Camper Van Conversion - Interior

Converting a cargo van for full time living and travel

How’d I get this van? How’d I make it? Here’s a very short summary of converting a cargo van for full time living, travel, and adventuring. I bought 15 year old plain cargo van that was in great shape and did the conversion entirely by myself. I built this van to live in full time for at least 2 years while traveling around the Western half of the United States. I’ll spend a lot of time out in National Forests and BLM land and use the van as a home base for launching hikes, bike rides, and landscape photography treks. See my Vanlife Manifesto for the strategy I crafted before buying the van and starting the conversion.


  • 9/26/14 – Vandwelling Test Trip #1 (King’s Canyon / Sequoia, California)
  • 4/12/15 – Vandwelling Test Trip #2 (Sedona, AZ)
  • 4/07/16 – Started looking for a van
  • 5/04/16 – Bought van
  • 5/24/16 – Vandwelling Test Trip #3 (Sedona AZ and Nearby)
  • 3/10/16 – Finished van conversion
  • 4/14/16 – Finished preparing house for sale
  • 6/1/16 – House sale closing date
  • 6/27/16 – Told Boss I’m quitting
  • 7/15/16 – Last day of work



  • Drivetrain with off-road capability comparable or better than 2wd LSD pickup truck
  • Moderately Reliable and Servicable**
  • Inexspensive**
  • Can blend in while in cities** (=most people won’t recognize it as camper van)
  • Enough room to carry a reasonable amount of hobby equipment and supplies for at least a week

** -These basically ruled out Westfalias ¯\_(ツ)_/¯



Campervan conversion costs



(These are estimates)

  • Total Hours: 510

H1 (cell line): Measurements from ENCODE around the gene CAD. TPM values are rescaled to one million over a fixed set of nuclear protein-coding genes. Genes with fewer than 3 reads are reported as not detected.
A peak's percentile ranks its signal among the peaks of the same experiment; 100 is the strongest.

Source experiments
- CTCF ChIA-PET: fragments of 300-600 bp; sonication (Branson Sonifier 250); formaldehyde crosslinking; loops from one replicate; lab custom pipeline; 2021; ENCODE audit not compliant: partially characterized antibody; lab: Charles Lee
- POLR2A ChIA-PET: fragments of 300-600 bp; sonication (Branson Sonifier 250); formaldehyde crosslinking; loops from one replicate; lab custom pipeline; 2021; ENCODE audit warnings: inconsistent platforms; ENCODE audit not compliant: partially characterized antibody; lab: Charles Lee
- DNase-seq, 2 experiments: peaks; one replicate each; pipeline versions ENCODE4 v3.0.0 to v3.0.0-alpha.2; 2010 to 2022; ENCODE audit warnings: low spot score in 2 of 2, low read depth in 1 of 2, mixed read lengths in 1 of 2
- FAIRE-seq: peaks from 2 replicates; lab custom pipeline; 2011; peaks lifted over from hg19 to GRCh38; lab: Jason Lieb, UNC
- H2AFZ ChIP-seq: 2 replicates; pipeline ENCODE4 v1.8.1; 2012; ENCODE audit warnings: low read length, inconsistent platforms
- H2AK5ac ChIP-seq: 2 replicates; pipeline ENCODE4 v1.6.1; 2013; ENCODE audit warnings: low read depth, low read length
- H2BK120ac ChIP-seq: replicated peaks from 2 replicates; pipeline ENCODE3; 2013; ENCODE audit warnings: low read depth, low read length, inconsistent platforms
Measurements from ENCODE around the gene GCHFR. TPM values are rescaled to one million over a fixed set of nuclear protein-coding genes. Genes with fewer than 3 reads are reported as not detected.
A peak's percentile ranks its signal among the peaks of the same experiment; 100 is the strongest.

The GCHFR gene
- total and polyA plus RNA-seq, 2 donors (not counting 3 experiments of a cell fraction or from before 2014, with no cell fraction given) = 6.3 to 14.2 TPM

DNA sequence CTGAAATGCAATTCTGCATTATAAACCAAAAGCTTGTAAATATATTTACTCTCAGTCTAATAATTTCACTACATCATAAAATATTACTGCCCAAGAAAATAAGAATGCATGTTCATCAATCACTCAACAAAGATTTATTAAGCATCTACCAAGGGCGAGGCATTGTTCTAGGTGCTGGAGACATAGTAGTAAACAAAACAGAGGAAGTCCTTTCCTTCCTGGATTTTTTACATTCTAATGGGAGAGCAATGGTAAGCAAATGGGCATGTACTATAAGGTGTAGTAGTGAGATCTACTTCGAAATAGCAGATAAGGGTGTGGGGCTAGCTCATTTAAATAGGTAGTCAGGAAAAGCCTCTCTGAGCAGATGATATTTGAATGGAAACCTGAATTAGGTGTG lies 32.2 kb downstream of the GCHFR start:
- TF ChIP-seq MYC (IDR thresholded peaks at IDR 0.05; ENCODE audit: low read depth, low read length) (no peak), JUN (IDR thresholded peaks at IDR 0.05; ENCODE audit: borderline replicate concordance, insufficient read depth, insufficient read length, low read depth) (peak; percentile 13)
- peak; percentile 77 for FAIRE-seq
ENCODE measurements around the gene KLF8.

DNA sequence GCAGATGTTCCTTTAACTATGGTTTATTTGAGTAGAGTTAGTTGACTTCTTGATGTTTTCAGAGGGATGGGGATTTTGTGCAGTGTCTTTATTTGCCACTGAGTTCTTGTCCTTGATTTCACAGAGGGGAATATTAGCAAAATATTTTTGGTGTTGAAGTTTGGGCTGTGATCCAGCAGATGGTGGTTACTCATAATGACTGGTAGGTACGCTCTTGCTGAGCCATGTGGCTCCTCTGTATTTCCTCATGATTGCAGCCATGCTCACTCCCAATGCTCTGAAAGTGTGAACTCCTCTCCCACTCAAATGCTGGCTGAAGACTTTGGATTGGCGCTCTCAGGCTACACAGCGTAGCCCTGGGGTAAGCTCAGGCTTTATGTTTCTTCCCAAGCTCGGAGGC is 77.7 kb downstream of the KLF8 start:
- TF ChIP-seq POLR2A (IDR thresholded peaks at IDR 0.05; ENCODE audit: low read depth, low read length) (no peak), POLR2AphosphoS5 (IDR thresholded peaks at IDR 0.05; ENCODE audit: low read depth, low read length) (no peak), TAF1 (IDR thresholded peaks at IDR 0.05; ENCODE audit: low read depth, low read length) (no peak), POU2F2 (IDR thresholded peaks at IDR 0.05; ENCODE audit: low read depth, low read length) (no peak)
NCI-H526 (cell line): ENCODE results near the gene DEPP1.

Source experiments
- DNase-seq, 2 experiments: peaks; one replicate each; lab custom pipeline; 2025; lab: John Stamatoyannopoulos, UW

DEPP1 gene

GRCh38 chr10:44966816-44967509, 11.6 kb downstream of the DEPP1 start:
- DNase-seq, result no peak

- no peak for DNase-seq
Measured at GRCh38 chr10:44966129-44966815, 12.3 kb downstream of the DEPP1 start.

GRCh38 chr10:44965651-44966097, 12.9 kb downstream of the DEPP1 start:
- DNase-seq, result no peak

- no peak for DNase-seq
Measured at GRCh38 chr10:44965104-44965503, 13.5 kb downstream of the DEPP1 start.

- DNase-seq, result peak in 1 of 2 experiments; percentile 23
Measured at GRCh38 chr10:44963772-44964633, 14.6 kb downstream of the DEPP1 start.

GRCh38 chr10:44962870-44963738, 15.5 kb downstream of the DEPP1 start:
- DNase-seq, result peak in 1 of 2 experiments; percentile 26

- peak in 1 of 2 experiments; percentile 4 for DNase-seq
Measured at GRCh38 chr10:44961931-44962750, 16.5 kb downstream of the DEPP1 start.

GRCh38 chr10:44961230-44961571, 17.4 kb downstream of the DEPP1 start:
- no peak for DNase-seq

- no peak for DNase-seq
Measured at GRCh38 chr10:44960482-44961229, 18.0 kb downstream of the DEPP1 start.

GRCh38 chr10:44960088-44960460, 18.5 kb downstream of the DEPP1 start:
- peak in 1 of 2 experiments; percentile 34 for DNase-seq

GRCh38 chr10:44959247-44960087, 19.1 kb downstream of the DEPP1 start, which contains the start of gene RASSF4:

• Hours of Research: 200
  • Hours doing stuff: 310
  • Trips to Home Depot: 45



1 Day after I bought the van:

Camper Van Conversion - Interior

The interior was nearly unused

Camper Van Conversion - Interior


Camper Van Conversion - Interior

Testing layouts. I drafted about 8 layout options and tested many of them in the van like this. This is the one I chose because it made good use of the windows but still had quite a lot of storage space

Camper Van Conversion - Interior

I’d used Excel as my drafting program for my layout designs :-D.  My brother drew this up for me in about 1 minute

Camper Van Conversion - Interior

  • Insulation and side panels done on walls
  • Roof vent fan installed
  • Wires ran for lights
  • Plywood floor layer installed

Camper Van Conversion - Interior

  • Laminate wood flooring installed
  • Boxes built over wheelwells
  • Bed platform built
  • Ceiling insulation and panels done
  • Lights installed and wired to small battery for testing and work illumination

Camper Van Conversion - Interior

  • Bike storage box built behind driver’s seat (Room for road frame and wheels, bike clothes, shoes, helmet, pump, etc. Plus overflow storage space for bulky things like paper towels)

Camper Van Conversion - Interior

  • Galley built on right side. (Storage cupboard, Fridge (Whynter FM-45), More storage space on other side)